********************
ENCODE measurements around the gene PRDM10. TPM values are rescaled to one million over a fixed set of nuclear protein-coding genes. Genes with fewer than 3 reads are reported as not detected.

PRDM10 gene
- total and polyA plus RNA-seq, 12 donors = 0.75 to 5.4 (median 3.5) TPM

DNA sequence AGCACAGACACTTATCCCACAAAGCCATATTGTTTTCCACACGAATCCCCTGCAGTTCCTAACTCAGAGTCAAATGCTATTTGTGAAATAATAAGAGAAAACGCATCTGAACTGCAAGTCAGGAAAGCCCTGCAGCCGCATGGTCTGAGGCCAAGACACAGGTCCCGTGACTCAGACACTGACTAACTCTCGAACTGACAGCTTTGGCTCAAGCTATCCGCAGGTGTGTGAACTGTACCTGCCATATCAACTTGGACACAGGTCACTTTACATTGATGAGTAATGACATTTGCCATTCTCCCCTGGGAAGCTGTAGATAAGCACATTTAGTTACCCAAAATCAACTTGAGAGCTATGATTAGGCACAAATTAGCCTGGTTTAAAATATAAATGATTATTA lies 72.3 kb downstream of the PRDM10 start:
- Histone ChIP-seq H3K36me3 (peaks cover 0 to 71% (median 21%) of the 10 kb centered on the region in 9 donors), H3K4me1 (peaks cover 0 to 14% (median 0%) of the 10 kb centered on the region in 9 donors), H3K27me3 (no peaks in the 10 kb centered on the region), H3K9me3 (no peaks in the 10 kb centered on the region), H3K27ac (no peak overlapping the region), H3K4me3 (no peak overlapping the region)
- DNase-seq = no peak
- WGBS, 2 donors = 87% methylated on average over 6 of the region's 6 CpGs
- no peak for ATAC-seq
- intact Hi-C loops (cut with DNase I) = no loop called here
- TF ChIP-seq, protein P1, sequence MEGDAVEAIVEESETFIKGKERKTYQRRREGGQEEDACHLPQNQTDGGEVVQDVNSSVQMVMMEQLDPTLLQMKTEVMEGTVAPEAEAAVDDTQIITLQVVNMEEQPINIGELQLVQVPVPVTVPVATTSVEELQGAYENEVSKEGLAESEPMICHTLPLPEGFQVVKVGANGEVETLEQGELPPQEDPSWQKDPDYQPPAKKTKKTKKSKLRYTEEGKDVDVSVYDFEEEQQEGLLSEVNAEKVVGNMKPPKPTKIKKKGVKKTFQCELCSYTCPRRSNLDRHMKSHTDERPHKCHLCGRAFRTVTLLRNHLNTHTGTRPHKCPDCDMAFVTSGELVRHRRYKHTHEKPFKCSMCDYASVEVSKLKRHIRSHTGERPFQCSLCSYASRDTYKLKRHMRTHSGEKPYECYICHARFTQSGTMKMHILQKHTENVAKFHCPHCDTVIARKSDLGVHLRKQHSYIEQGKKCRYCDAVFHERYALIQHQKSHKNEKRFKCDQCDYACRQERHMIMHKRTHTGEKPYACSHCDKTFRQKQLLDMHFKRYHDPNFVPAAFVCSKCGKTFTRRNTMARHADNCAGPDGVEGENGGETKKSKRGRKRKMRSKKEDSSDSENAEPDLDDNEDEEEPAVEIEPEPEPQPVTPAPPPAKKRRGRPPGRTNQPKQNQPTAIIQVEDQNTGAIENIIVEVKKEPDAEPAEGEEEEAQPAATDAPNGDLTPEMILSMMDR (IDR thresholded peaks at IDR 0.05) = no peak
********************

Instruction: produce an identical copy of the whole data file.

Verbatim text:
ENCODE measurements around the gene PRDM10. TPM values are rescaled to one million over a fixed set of nuclear protein-coding genes. Genes with fewer than 3 reads are reported as not detected.

PRDM10 gene
- total and polyA plus RNA-seq, 12 donors = 0.75 to 5.4 (median 3.5) TPM

DNA sequence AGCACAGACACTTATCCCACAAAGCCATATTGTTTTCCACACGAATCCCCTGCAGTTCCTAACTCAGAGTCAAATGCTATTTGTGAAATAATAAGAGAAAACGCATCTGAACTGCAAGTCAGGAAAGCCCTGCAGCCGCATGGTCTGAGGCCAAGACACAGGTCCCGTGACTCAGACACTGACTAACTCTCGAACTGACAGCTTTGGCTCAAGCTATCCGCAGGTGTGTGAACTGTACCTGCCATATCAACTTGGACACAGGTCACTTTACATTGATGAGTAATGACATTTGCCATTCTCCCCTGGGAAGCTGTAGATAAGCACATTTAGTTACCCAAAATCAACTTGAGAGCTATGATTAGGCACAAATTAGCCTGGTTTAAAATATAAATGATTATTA lies 72.3 kb downstream of the PRDM10 start:
- Histone ChIP-seq H3K36me3 (peaks cover 0 to 71% (median 21%) of the 10 kb centered on the region in 9 donors), H3K4me1 (peaks cover 0 to 14% (median 0%) of the 10 kb centered on the region in 9 donors), H3K27me3 (no peaks in the 10 kb centered on the region), H3K9me3 (no peaks in the 10 kb centered on the region), H3K27ac (no peak overlapping the region), H3K4me3 (no peak overlapping the region)
- DNase-seq = no peak
- WGBS, 2 donors = 87% methylated on average over 6 of the region's 6 CpGs
- no peak for ATAC-seq
- intact Hi-C loops (cut with DNase I) = no loop called here
- TF ChIP-seq, protein P1, sequence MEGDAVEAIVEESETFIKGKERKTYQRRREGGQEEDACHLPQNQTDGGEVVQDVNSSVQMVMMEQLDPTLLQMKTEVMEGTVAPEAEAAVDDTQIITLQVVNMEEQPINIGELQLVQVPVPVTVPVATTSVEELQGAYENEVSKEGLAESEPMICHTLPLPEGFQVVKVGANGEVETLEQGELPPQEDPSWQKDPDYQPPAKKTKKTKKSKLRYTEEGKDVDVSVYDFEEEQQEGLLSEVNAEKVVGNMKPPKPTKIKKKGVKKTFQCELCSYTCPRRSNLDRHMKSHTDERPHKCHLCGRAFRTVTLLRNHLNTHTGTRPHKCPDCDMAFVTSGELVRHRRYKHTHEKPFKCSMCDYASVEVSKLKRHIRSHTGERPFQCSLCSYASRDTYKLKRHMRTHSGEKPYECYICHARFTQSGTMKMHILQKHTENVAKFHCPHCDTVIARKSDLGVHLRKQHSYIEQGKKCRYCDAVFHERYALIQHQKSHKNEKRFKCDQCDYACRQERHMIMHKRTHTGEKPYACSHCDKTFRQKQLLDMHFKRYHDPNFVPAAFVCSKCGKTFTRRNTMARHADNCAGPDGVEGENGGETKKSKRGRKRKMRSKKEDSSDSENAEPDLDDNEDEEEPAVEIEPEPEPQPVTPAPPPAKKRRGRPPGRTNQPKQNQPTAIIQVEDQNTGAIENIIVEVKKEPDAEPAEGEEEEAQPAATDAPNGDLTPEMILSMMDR (IDR thresholded peaks at IDR 0.05) = no peak